What Matters in Jane Austen? : Twenty Crucial Puzzles Solved, Hardback

What Matters in Jane Austen? : Twenty Crucial Puzzles Solved Hardback

4 out of 5 (1 rating)


Is there any sex in Austen? What do the characters call each other, and why? What are the right and wrong ways to propose marriage? And which important Austen characters never speak? In What Matters in Austen, John Mullan shows that you can best appreciate Jane Austen's brilliance by looking at the intriguing quirks and intricacies of her fiction - by asking and answering some very specific questions about what goes on in her novels, he reveals their devilish cleverness.

In twenty-one short chapters, each of which answers a question prompted by Jane Austen's novels, Mullan illuminates the themes that matter most to the workings of the fiction.

So the reader will discover when people had their meals and what shops they went to, how they addressed each other, who was allowed to write letters to whom, who owned coaches or pianos, how vicars got good livings and how wealth was inherited.

What Matters in Austen explores the rituals and conventions of her fictional world in order to reveal her technical virtuosity and sheer daring as a novelist. Though not a book about Jane Austen's life, it uses biographical detail and telling passages from her letters to explain episodes in her novels; readers will find out, for example, what novels she read or how much money she had to live on or what she saw at the theatre.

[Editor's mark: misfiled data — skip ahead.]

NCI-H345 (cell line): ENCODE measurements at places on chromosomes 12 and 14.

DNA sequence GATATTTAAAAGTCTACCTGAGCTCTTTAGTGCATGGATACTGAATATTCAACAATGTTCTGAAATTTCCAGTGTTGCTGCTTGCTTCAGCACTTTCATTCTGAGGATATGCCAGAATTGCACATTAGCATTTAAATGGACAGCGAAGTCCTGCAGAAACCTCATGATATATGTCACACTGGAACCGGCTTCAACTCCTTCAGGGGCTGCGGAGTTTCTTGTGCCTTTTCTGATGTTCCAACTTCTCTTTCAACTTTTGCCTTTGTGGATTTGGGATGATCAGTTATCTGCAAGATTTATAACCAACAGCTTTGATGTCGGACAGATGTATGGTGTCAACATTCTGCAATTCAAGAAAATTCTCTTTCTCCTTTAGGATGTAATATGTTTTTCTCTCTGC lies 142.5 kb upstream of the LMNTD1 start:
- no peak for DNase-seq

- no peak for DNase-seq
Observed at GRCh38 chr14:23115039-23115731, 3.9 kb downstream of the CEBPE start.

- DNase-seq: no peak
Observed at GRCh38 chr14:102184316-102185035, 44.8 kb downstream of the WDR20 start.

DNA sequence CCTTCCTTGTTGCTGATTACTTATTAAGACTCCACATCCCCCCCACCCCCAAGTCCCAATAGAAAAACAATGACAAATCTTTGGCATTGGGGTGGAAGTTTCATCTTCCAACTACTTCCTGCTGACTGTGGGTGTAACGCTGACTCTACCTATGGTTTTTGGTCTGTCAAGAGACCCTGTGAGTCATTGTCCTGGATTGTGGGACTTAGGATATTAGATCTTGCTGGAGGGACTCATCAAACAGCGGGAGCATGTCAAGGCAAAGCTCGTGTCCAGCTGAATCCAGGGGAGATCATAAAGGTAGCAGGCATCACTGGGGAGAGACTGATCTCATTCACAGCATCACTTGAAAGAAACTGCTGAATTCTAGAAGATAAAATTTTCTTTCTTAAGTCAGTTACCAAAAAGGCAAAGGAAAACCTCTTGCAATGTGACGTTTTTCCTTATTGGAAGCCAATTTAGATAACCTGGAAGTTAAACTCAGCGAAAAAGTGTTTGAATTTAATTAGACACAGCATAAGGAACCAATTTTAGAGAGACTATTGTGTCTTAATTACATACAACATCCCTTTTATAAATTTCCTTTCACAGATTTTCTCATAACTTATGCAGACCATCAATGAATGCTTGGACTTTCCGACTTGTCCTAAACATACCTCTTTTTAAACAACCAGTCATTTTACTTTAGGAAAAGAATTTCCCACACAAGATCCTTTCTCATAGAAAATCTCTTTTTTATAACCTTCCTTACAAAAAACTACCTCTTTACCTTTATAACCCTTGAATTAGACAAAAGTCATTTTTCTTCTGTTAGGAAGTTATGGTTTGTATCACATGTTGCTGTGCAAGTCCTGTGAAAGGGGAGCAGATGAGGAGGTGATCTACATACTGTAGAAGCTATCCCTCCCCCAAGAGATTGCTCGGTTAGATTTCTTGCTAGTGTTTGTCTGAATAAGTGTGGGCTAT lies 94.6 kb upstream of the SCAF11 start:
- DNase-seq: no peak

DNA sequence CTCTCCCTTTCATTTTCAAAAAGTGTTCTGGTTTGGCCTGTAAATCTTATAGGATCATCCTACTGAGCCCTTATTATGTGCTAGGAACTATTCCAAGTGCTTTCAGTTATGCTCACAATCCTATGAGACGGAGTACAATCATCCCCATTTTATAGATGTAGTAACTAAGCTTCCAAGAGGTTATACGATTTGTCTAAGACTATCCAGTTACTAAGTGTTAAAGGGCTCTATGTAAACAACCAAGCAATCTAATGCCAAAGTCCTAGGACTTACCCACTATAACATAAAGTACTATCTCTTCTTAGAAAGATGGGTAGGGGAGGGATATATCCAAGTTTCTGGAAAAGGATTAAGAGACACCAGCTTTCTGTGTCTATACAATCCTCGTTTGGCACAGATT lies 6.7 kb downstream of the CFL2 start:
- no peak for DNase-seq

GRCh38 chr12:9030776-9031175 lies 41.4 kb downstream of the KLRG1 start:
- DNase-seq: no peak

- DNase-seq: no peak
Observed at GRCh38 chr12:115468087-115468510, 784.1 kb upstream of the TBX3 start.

Inspired by an enthusiastic reader's curiosity, written with flair and based on a lifetime's study, What Matters in Austen will appeal to all those who love and enjoy Jane Austen's work.




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Really interesting if you love Jane Austen's works. This gives fascinating insights into life at the time Austen was writing, explaining a lot of things that her contemporary readers would take for granted. Mullan also explores Austen's technique and originality as an author. <br/><br/>The book uses examples from all Austen's works and from her personal letters. It's an easy read, not overly academic.

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